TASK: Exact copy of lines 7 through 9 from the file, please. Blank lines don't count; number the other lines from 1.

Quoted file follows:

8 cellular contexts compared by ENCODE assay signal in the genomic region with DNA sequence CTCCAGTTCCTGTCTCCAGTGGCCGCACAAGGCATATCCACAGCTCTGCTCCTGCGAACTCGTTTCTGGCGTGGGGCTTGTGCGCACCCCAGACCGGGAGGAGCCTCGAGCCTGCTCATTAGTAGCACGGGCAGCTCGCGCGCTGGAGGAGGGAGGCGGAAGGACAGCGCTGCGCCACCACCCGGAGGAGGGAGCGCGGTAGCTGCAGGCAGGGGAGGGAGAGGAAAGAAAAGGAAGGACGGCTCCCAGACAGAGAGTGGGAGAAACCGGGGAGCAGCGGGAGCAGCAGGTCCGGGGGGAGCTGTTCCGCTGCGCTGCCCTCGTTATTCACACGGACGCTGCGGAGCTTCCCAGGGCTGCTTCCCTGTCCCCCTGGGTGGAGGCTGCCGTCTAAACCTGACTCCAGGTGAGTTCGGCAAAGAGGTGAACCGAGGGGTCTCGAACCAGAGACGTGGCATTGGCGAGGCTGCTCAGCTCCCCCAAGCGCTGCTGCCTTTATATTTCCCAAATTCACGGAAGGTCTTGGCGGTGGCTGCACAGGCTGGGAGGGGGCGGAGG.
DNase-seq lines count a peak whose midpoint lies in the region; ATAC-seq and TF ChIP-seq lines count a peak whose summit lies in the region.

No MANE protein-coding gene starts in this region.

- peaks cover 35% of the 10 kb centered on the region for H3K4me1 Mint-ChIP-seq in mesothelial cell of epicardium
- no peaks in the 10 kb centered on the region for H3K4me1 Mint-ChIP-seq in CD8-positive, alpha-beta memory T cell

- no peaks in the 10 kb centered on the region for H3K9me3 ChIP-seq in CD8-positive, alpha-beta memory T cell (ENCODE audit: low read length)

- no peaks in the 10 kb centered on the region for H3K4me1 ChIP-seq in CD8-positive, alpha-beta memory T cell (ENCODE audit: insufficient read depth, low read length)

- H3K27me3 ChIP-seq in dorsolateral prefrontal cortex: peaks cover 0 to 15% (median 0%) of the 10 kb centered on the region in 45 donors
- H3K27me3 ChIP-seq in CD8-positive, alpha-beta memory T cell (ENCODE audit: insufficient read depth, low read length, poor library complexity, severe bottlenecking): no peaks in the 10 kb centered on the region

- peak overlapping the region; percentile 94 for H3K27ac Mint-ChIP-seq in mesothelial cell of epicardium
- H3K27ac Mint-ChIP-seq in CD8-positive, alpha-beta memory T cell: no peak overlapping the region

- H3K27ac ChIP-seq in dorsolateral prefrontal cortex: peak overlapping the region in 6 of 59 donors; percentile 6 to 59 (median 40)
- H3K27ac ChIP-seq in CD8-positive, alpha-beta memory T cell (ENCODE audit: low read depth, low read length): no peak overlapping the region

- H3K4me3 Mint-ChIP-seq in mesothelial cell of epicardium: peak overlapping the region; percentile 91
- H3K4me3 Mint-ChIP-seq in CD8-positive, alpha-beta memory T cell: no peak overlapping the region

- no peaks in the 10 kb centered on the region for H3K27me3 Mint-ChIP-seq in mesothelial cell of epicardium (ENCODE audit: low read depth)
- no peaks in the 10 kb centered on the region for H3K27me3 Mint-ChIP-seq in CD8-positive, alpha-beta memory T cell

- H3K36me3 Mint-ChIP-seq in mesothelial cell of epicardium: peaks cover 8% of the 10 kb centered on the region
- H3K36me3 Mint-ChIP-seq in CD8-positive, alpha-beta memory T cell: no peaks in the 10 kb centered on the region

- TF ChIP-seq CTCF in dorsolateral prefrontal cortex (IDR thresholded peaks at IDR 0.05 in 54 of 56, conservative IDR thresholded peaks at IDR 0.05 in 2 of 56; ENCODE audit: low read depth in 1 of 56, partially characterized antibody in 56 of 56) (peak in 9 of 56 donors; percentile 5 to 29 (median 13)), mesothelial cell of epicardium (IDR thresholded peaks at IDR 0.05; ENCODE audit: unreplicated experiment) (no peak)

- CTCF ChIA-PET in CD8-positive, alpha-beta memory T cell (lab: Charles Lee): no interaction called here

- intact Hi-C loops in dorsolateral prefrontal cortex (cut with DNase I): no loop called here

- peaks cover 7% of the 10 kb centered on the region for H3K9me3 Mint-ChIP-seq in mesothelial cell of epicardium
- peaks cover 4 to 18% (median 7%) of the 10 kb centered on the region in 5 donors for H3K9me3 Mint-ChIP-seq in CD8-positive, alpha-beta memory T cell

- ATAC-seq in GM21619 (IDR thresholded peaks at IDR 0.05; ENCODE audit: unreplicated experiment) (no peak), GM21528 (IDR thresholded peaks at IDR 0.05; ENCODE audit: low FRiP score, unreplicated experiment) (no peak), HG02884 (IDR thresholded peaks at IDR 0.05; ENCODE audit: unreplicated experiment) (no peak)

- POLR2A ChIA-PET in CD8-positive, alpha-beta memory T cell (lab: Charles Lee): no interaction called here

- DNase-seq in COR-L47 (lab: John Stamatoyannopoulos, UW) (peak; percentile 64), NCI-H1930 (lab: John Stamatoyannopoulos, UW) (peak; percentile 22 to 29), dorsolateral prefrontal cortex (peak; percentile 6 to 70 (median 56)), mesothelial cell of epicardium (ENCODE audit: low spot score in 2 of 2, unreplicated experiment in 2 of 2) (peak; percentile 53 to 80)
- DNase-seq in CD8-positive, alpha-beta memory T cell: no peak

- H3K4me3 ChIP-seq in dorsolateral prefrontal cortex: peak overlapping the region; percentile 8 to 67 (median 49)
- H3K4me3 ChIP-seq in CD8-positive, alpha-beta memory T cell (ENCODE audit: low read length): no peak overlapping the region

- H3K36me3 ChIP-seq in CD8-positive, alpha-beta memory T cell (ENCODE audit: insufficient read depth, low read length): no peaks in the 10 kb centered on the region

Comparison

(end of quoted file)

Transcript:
- no peaks in the 10 kb centered on the region for H3K4me1 ChIP-seq in CD8-positive, alpha-beta memory T cell (ENCODE audit: insufficient read depth, low read length)

- H3K27me3 ChIP-seq in dorsolateral prefrontal cortex: peaks cover 0 to 15% (median 0%) of the 10 kb centered on the region in 45 donors
- H3K27me3 ChIP-seq in CD8-positive, alpha-beta memory T cell (ENCODE audit: insufficient read depth, low read length, poor library complexity, severe bottlenecking): no peaks in the 10 kb centered on the region